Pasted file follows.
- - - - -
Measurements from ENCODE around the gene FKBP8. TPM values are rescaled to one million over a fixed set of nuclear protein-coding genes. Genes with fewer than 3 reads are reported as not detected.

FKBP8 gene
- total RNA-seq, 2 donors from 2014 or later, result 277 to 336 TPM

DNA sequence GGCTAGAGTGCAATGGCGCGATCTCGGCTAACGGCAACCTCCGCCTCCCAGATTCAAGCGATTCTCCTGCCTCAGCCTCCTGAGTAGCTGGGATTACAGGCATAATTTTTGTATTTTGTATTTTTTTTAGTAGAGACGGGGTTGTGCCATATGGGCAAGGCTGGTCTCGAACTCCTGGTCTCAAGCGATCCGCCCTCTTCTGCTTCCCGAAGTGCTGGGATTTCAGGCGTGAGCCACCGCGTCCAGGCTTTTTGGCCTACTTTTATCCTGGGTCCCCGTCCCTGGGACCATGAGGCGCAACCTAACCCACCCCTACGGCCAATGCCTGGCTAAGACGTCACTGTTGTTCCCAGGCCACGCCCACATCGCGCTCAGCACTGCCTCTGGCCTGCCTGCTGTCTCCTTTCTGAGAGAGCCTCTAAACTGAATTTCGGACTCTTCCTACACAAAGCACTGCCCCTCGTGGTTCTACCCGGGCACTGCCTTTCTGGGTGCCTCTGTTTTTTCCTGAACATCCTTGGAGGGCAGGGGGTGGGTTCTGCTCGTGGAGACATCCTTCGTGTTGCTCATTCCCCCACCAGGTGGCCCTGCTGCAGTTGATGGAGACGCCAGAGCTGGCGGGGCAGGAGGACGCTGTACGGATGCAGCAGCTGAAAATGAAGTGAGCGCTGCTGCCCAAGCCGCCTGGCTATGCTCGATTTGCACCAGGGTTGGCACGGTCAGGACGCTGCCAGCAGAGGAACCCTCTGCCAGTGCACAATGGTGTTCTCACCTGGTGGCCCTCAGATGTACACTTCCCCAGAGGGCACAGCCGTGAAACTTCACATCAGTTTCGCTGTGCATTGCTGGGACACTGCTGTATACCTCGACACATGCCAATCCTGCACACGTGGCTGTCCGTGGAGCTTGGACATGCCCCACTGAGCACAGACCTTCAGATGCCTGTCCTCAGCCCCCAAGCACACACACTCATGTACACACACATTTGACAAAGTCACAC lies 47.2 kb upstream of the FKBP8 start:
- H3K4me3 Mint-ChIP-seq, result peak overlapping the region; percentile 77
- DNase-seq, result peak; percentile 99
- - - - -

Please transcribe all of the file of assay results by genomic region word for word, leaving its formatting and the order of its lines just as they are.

Measurements from ENCODE around the gene FKBP8. TPM values are rescaled to one million over a fixed set of nuclear protein-coding genes. Genes with fewer than 3 reads are reported as not detected.

FKBP8 gene
- total RNA-seq, 2 donors from 2014 or later, result 277 to 336 TPM

DNA sequence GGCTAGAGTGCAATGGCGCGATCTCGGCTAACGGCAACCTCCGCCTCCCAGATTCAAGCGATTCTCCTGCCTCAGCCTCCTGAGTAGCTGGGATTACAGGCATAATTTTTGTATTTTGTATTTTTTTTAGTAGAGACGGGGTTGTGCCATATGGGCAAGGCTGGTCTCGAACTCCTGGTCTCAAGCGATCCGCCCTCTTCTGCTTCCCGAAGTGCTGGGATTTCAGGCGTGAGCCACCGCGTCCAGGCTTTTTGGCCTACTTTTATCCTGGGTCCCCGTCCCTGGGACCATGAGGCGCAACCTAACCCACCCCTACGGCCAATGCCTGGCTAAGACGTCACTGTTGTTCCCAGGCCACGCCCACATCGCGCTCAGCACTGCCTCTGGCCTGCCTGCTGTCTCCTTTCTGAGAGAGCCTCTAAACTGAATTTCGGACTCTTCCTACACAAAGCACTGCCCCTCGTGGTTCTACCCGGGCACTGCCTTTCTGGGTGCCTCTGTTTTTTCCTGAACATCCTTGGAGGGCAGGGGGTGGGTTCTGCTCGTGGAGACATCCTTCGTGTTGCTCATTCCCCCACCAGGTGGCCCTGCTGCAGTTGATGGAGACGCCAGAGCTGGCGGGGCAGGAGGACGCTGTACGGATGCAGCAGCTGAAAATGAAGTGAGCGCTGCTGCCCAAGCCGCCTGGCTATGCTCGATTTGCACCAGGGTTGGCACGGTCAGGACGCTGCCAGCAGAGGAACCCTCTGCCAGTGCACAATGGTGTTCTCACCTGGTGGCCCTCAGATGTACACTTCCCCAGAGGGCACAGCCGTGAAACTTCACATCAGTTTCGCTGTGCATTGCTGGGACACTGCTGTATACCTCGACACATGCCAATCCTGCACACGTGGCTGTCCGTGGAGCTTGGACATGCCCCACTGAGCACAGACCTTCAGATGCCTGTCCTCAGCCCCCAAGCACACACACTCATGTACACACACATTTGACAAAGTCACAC lies 47.2 kb upstream of the FKBP8 start:
- H3K4me3 Mint-ChIP-seq, result peak overlapping the region; percentile 77
- DNase-seq, result peak; percentile 99